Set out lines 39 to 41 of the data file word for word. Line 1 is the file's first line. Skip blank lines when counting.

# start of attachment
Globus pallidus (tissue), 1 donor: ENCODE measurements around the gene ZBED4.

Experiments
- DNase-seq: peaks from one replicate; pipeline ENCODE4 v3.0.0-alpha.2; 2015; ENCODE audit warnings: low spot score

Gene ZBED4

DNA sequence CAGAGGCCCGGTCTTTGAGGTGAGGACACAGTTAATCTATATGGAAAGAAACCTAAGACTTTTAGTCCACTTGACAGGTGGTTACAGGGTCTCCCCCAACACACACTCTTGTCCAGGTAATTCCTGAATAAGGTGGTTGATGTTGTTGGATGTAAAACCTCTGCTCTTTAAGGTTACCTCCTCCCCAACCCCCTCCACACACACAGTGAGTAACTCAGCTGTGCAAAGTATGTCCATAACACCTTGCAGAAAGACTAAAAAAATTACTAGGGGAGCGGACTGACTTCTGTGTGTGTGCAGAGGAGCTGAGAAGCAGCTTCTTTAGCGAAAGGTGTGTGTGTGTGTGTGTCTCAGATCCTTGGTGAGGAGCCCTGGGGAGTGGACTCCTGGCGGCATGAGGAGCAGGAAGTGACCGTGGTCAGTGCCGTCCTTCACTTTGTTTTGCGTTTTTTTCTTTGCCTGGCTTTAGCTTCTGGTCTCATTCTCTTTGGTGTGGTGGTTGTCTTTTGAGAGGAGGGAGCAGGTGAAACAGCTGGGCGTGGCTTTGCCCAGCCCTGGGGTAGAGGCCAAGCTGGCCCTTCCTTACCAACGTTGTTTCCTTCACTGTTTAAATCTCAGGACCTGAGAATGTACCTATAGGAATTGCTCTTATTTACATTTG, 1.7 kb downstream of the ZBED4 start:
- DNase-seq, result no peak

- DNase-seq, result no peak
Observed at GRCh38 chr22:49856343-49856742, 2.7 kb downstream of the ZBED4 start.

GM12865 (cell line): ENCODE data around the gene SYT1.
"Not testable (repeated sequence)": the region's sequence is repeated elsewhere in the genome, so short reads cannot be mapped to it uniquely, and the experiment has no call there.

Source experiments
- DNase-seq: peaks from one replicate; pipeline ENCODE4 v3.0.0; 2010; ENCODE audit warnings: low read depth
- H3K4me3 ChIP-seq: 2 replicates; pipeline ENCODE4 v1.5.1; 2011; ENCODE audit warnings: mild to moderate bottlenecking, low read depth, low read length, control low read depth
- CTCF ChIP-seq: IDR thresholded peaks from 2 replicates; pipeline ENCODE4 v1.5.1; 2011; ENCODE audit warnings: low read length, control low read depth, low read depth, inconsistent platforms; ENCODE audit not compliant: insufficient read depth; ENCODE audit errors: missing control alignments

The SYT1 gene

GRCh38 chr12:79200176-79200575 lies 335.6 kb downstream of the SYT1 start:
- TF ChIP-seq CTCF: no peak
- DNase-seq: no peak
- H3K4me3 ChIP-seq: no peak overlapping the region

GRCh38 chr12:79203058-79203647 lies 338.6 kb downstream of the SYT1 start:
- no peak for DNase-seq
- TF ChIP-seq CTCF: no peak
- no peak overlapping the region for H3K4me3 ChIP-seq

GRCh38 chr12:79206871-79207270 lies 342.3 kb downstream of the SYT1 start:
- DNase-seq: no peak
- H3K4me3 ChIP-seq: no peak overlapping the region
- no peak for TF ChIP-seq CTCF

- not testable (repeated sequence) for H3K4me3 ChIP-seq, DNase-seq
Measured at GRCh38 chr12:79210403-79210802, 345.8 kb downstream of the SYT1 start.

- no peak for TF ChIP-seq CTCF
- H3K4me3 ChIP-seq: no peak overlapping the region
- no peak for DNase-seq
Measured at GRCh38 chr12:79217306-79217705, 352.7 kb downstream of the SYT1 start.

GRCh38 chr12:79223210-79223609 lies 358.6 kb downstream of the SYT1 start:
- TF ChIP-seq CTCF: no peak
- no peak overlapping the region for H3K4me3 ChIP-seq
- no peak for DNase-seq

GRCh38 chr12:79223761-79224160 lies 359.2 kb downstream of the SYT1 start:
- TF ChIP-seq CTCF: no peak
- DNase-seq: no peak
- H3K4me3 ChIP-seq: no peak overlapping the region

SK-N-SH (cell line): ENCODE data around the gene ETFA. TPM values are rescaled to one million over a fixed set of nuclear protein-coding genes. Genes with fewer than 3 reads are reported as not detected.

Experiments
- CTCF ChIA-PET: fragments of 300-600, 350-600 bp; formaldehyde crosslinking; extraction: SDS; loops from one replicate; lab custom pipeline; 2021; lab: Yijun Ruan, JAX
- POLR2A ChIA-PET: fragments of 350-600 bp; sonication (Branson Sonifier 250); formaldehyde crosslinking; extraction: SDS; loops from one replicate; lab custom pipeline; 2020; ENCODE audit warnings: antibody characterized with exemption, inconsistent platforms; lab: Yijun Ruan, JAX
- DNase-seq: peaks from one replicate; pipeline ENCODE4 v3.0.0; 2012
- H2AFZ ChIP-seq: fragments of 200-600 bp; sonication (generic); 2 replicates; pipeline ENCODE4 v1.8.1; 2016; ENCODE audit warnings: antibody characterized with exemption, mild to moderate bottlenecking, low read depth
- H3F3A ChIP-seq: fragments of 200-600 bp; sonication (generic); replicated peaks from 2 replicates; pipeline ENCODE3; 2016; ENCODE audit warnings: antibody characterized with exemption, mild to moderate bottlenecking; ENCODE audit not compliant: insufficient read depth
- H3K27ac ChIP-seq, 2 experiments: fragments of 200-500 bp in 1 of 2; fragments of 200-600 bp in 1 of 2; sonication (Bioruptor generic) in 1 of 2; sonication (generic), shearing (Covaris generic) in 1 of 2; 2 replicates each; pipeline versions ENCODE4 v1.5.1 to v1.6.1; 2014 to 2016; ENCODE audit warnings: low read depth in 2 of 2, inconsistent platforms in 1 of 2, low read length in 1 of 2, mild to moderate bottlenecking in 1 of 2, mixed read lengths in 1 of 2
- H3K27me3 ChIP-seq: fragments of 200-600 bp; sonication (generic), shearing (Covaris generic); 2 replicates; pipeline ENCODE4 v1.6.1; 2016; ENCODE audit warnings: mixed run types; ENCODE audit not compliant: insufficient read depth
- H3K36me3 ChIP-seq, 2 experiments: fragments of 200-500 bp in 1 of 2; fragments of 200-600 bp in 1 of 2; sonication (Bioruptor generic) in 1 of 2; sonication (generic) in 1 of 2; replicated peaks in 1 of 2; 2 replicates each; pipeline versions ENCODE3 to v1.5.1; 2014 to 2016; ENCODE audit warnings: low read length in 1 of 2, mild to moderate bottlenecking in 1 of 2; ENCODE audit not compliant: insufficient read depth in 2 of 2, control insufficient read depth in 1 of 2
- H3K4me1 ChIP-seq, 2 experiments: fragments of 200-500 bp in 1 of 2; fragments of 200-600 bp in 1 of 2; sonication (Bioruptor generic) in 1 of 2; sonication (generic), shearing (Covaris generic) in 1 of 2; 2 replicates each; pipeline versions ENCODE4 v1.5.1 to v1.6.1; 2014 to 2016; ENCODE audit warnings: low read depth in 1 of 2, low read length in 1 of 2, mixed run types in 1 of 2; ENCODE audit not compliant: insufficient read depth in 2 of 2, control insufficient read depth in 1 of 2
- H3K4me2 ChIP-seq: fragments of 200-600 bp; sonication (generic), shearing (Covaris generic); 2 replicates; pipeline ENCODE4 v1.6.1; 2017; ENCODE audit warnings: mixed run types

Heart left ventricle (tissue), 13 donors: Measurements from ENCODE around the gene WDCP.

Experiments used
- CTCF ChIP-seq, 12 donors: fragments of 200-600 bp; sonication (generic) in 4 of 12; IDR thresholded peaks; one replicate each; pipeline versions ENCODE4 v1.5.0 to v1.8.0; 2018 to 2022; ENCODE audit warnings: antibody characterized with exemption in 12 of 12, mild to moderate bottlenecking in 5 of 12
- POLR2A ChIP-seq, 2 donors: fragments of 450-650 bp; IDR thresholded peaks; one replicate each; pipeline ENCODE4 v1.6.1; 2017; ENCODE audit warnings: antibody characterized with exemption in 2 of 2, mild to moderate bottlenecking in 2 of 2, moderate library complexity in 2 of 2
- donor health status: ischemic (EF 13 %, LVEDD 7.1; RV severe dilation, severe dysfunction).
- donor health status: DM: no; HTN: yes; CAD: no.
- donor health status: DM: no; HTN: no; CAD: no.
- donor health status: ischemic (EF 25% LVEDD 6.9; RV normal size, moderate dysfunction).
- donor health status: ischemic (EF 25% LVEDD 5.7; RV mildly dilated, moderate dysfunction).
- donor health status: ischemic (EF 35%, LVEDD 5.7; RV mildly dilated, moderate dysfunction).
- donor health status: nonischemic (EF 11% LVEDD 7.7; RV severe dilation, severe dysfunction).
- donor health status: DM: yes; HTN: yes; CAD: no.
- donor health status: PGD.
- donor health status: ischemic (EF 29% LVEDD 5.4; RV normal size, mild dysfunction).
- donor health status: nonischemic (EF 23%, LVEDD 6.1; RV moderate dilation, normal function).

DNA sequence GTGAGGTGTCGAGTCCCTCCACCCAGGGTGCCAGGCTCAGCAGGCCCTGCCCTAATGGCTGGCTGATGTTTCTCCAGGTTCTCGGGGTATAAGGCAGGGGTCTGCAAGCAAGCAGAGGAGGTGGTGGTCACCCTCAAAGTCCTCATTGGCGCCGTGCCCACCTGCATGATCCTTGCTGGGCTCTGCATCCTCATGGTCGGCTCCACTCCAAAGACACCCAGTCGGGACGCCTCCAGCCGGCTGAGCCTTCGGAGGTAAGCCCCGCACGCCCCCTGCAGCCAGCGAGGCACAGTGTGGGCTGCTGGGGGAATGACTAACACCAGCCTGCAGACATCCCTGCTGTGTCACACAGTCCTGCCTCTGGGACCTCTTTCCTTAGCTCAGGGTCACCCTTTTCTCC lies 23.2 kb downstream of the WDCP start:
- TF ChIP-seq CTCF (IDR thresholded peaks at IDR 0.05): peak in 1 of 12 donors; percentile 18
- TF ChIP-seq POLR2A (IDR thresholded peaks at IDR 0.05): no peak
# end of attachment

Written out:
- TF ChIP-seq CTCF: no peak
- DNase-seq: no peak
- H3K4me3 ChIP-seq: no peak overlapping the region